Rex Tillerson, the US Secretary of state arrived, spoke what he was expected to and left. Now it is time to take stock of what this awaited visit meant for India and Pakistan. India was his final stop in Asia as part of his six-nation tour. He spent a few hours in surprise visits, possibly due to security reasons, in Iraq and Afghanistan. His visit to Pakistan was in total, four hours. India was expectedly special. The difference in duration conveys the importance that US attaches to India.
In Iraq and Afghanistan, his emphasis was on discussing the prevailing security environment. The Afghan visit bears relevance as the message specifically for Pakistan to change policies towards terrorism emanated from there. It was clear and concise, close terror camps and cease supporting terror groups. After conveying this message, he flew to Pakistan.
In Pakistan, there was a combined interaction with the polity and military leadership.Pakistan claims that it had so planned it,to convey to the US that all organs of the country are on the same page, however, what it conveyed was that the military is the dominating force and would remain, the rest being just puppets. Hence, the US would need to handle the Pak army, not its polity. In true democracies, the army is never at the forefront of diplomacy but always remains in the background.
Pak projected that it feels threatened by growing Indian power, has curbed terror groups and is no longer providing safe havens. This was in stark contrast to what their foreign minister had stated less than a month ago, when he mentioned that LeT and Haqqani network are liabilities which would take time to handle. There were no takers for Pak’s viewpoint.
It also would have indicated its resentment to an enhanced Indian role in Afghanistan and as usual requested the US to initiate dialogue on Kashmir. Pak considers Afghanistan and Kashmir as interlinked. Resolution of Kashmir, in Pak’s perception, would result in peace in Afghanistan, no matter how preposterous it may sound. These are Pakistan’s pet topics, which are generally ignored.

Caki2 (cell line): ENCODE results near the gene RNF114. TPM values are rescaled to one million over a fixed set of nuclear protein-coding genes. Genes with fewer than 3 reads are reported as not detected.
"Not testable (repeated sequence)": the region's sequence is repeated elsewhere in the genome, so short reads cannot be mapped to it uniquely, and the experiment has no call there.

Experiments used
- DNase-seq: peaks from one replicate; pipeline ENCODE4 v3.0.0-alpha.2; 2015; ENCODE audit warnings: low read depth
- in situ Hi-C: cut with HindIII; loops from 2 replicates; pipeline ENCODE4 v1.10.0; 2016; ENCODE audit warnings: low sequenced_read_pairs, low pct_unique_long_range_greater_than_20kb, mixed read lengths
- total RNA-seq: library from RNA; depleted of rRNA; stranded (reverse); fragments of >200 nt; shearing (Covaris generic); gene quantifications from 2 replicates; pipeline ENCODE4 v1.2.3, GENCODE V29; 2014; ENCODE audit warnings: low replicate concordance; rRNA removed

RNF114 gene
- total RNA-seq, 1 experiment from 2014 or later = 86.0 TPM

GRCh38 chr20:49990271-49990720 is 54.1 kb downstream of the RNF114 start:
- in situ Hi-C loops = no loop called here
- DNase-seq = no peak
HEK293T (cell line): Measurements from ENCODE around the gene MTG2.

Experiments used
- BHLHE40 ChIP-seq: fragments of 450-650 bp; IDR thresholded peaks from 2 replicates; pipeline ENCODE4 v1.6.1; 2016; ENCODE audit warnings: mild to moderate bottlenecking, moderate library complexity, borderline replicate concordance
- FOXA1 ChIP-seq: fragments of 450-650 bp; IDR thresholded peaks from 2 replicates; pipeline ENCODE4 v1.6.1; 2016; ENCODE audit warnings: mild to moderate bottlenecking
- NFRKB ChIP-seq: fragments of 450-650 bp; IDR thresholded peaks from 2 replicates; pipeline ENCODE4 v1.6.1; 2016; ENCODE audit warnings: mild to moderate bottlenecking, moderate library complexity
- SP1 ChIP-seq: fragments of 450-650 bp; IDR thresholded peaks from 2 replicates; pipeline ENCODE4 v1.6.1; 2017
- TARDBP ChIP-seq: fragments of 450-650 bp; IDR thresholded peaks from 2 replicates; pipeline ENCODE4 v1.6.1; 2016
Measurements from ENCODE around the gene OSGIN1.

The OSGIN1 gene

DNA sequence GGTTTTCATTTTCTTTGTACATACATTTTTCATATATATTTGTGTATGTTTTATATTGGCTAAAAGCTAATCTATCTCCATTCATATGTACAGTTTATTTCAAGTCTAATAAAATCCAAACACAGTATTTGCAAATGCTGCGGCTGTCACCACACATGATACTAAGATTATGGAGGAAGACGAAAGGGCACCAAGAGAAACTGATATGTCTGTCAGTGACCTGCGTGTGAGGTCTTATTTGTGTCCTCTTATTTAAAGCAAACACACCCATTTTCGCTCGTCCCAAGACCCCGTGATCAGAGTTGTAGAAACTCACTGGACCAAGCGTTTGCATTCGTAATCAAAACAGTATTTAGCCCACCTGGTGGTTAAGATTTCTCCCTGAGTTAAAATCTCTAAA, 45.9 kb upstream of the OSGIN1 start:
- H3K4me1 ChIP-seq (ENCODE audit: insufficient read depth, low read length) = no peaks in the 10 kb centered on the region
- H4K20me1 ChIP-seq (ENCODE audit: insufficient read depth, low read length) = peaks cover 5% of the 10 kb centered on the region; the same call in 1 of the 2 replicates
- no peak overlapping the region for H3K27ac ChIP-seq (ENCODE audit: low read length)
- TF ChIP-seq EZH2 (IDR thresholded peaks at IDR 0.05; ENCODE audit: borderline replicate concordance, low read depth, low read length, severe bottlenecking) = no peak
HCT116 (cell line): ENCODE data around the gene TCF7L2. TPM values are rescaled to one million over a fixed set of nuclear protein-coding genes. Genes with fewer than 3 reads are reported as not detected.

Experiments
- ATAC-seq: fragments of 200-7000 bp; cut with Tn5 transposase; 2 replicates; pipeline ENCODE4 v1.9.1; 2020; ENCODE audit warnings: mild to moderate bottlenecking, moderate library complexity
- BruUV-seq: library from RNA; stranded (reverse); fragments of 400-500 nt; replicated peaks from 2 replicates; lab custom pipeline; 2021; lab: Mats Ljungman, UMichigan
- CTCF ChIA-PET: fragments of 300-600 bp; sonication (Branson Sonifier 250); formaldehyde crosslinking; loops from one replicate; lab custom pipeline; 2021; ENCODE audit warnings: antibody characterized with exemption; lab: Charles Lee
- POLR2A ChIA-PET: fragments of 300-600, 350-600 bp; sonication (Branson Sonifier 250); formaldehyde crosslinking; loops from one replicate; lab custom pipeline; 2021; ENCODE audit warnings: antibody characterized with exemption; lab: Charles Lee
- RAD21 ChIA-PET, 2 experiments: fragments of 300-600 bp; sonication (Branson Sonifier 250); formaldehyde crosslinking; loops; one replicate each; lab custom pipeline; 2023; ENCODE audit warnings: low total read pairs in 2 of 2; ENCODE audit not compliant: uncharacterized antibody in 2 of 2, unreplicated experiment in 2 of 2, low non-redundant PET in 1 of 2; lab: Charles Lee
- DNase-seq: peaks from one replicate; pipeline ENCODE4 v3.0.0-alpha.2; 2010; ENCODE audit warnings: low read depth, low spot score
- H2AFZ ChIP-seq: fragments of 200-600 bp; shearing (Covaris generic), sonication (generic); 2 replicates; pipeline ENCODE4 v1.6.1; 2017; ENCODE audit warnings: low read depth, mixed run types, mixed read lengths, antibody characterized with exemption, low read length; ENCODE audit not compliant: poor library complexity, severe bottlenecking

The visit to India involved multiple interactions with those concerned with national policies and strategies. He interacted with the NSA, External Affairs Minister, defence minister and called on the Prime Minister. The most exhaustive meeting was with the foreign minister, post which a joint statement was issued.
The joint statement indicated commonality in thought and approach to the world in general and the region in specific. This is natural as both nations face almost similar threats,including containing a belligerent China, especially as it expands its footprints in the South China Sea. He declared the US’s willingness to share latest technologies for India’s military development and hoped India would look at the F-16 and F-18 aircraft favourably.
Major statements by both were on the future of Afghanistan. In contrast to Pakistan’s claims and objections, Tillerson openly stated that India is crucial to US strategy in Afghanistan. This sent a blunt message to Pak, that Indian footprint would expand in Afghanistan, despite their complaints, unless they behaved. Both nations openly condemned Pak for supporting terror groups, thus conveying that it does not believe Pak when it states that no groups operate from its soil.